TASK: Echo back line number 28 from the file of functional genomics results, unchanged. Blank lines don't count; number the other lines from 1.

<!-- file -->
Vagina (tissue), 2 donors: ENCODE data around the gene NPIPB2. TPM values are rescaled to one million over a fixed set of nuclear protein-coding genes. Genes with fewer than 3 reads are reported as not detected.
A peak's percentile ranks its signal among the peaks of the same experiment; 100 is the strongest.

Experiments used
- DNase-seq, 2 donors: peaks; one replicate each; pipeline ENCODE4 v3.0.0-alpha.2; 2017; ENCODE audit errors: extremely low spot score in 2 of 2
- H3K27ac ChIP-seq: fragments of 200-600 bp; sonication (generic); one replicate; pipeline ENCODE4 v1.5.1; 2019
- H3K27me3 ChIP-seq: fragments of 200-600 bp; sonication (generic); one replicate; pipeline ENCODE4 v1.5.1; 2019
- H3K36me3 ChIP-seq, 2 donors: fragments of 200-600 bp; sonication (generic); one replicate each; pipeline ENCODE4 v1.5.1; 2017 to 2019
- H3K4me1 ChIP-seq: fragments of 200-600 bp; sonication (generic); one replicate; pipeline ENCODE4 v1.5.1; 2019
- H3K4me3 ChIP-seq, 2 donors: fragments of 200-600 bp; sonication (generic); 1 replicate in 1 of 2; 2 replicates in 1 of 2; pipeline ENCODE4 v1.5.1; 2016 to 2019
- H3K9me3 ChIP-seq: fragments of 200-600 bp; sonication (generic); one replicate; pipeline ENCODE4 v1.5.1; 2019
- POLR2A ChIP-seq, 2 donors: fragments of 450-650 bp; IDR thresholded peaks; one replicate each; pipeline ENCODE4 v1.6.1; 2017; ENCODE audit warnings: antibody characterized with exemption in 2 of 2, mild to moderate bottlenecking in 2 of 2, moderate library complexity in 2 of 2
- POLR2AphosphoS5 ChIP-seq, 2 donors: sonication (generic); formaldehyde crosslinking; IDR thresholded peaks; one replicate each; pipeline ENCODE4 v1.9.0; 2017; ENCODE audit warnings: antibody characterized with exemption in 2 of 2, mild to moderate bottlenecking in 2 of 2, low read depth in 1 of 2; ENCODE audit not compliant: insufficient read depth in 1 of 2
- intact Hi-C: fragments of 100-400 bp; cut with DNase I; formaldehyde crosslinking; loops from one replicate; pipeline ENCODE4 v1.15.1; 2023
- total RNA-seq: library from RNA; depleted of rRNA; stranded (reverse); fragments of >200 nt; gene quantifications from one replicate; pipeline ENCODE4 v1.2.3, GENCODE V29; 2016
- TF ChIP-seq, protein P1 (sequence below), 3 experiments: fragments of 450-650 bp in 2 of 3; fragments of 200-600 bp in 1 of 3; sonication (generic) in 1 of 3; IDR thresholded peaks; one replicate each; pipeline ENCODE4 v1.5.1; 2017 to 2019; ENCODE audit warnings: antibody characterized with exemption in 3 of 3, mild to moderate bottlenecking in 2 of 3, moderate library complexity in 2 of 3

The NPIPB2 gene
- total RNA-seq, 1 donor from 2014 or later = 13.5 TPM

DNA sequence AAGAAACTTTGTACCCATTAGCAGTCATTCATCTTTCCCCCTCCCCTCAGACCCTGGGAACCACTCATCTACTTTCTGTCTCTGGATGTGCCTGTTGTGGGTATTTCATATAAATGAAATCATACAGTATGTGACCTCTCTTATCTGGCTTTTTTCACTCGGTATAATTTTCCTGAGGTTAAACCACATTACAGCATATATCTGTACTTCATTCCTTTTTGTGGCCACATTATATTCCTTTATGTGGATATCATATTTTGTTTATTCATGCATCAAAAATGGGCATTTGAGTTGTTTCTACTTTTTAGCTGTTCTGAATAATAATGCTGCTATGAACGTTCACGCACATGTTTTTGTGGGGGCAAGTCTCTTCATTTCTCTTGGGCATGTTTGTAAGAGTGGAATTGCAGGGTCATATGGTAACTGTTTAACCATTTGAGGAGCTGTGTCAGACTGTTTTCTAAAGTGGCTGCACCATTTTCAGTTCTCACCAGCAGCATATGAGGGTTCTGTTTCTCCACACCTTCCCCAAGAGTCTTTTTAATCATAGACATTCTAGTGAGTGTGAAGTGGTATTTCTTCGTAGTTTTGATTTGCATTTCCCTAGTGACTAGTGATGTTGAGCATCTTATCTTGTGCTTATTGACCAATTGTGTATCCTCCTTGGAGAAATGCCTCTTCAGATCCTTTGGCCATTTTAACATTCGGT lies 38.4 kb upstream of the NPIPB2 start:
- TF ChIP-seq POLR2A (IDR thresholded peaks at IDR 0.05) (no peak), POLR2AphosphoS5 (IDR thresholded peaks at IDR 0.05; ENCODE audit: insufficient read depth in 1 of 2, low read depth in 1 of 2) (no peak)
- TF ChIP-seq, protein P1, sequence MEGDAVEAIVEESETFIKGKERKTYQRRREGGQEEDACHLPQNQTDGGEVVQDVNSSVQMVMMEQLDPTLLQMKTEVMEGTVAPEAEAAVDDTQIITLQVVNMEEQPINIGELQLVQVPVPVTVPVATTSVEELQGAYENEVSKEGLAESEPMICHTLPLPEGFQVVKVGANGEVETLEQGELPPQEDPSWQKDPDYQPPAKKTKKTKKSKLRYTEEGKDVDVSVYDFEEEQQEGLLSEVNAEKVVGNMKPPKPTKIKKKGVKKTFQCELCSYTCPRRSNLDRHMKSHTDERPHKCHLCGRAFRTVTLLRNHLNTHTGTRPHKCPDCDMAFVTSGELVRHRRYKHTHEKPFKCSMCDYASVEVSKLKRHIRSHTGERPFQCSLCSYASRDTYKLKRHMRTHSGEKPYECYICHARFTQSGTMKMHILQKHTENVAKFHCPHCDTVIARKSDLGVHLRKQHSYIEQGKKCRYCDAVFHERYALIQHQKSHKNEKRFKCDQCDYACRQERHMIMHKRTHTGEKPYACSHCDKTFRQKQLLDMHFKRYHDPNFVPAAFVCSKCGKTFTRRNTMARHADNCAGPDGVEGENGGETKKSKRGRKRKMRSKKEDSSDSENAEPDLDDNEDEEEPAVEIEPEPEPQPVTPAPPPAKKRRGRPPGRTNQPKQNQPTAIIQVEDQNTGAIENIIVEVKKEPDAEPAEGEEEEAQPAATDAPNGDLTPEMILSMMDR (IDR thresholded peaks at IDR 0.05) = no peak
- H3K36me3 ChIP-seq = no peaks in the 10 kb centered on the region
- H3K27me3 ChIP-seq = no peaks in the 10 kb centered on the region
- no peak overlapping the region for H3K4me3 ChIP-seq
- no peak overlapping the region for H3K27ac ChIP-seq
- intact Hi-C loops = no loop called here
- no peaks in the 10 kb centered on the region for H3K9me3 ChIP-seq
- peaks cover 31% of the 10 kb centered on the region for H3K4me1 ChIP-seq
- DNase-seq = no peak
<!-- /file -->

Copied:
- DNase-seq = no peak